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Force Equilibrium Problem

  1. Dec 29, 2012 #1
    1. The problem statement, all variables and given/known data
    A pole is suspended horizontally between a wall and an attached string.(See the attachment). An object(W) is hanging from the pole at a distance of x from the wall. Find the value of x that preserves the equilibrium.

    1) the angle between the pole and the string(q) = 10°
    2) the mass of the object(W) = mass of the pole
    3) static friction coefficient between the wall and the pole = 0.3
    4) the maximum angle at which the pole could be kept in horizontal (without the object) = 16.7°


    2. Relevant equations
    torque = distance × force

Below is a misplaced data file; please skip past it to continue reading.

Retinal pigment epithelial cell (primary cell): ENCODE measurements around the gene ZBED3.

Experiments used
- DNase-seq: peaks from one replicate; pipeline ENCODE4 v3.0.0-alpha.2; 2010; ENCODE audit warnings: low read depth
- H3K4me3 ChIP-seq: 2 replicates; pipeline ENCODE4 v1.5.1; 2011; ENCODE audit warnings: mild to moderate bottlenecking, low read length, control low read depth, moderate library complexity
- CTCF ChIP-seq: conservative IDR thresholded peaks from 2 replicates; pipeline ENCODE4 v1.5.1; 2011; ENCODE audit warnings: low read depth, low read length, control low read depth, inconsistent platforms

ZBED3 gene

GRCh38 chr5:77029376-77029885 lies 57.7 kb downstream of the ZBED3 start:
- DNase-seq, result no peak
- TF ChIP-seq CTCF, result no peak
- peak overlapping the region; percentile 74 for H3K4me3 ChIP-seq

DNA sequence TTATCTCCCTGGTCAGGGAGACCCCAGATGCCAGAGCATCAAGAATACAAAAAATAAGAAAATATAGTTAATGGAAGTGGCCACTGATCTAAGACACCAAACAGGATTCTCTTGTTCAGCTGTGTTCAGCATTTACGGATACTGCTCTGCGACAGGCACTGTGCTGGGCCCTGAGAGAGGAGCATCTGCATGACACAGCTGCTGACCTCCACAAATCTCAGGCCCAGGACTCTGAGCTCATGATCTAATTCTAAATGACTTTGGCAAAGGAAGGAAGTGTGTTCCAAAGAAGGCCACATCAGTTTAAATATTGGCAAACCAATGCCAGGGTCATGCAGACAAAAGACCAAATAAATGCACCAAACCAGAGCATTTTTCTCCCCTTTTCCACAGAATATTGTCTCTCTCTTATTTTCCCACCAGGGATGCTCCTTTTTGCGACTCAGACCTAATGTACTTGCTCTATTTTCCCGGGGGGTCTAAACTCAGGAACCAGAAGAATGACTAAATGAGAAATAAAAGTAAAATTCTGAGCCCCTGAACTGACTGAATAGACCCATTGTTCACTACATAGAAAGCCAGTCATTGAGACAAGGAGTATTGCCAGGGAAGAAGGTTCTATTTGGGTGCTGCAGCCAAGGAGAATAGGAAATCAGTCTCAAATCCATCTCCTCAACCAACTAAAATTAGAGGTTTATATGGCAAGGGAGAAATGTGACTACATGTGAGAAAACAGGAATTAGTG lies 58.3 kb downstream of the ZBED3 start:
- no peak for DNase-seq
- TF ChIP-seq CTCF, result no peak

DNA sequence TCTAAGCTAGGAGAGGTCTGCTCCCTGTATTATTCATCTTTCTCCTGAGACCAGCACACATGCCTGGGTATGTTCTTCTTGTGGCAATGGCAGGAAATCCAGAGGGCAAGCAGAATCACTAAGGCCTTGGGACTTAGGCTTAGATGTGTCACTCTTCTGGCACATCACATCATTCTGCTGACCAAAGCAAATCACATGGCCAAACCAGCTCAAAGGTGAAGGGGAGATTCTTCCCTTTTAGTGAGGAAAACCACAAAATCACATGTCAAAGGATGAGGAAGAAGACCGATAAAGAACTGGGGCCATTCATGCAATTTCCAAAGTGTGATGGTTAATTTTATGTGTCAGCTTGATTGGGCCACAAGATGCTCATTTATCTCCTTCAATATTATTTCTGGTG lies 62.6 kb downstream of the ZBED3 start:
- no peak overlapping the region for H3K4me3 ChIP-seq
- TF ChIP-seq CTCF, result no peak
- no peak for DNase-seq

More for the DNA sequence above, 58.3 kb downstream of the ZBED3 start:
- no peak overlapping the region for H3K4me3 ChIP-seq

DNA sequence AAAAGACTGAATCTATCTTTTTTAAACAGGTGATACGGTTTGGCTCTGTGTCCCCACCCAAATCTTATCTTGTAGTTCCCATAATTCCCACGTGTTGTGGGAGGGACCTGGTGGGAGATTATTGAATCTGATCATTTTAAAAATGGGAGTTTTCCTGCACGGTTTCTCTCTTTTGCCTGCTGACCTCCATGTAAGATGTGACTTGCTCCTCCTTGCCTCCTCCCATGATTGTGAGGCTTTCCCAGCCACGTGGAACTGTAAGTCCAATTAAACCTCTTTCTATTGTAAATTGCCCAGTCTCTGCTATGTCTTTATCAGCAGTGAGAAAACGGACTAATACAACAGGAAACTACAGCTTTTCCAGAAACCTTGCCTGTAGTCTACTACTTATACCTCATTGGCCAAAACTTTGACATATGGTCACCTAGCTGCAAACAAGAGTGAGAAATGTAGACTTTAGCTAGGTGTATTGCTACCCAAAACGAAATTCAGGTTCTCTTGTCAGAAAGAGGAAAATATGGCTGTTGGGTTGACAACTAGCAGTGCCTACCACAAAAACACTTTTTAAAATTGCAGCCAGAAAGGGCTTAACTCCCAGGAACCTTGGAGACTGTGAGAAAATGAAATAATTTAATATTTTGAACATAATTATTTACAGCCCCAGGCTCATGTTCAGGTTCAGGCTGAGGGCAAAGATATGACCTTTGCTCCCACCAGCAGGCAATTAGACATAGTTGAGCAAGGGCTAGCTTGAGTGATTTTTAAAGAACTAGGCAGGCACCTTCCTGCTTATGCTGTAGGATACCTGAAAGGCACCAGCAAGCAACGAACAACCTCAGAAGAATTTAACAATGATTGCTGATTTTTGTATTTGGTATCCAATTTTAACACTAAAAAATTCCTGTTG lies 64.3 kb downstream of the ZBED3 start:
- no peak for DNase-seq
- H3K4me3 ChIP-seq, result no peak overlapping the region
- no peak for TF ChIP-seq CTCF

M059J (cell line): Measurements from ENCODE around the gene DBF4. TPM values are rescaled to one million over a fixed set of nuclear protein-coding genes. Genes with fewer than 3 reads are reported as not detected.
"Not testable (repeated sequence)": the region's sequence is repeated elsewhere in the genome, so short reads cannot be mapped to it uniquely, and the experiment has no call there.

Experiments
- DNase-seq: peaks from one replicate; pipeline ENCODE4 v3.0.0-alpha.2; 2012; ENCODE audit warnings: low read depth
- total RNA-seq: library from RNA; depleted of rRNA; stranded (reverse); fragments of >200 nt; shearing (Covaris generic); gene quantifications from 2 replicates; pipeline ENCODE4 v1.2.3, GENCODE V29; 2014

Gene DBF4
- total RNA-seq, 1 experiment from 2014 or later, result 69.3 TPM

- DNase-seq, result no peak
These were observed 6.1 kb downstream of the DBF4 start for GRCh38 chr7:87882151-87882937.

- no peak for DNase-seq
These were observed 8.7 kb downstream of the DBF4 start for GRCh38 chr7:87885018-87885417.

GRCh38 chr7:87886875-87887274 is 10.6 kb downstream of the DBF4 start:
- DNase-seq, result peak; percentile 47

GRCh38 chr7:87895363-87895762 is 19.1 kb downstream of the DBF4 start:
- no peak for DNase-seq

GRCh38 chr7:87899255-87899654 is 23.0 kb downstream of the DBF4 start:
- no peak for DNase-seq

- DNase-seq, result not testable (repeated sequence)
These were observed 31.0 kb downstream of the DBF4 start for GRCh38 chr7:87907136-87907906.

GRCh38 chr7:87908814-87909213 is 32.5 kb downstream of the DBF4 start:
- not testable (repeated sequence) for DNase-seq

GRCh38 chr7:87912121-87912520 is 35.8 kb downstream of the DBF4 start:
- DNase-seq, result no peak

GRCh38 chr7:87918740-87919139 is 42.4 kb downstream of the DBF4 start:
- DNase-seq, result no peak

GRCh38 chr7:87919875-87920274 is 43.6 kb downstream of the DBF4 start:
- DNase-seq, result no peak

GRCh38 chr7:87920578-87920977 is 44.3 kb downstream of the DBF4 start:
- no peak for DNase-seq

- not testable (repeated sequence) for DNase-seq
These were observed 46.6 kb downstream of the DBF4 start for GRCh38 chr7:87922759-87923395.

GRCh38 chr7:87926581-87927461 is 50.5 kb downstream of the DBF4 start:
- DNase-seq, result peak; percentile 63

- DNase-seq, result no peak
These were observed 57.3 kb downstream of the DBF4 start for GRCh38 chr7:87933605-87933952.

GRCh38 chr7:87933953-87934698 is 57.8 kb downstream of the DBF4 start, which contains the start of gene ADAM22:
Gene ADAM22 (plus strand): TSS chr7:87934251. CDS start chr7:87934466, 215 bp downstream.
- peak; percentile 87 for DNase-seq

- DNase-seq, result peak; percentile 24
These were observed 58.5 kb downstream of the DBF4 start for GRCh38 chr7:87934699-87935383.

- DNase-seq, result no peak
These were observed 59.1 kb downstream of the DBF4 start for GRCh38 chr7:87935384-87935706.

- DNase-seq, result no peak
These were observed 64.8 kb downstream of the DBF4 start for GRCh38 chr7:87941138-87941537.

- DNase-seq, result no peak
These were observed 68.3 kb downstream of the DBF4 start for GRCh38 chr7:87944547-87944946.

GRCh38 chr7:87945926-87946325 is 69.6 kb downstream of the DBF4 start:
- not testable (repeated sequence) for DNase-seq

3. The attempt at a solution

    I've tried to build a linear system of 3 equations for the pole without the object by taking the torques at the wall-end, string-end and half-way to the center of gravity of the pole (at l/4) so:

    W*l/2 = T * l * Sin(16.7) -------> 1
    W*l/2 = l * T*0.3*Cos(16.7) --------->2
    l*T*0.3*Cos(16.7)/4 + W*l/4 = 3*l*T*Sin(16.7)/4 --------->3

    l = length of the pole

    By solving the system i tried to find the values of l, and W so i can use them to solve the one with the object. I don't know even if this is correct but i can't find a way to solve it if it's correct. So any help would be really appreciated. (And sorry for my coarse English.:smile: This is actually the first time i've posted in a thread)
     
  2. jcsd
  3. Dec 29, 2012 #2

    SteamKing

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    No attachment
     
  4. Dec 29, 2012 #3

    SteamKing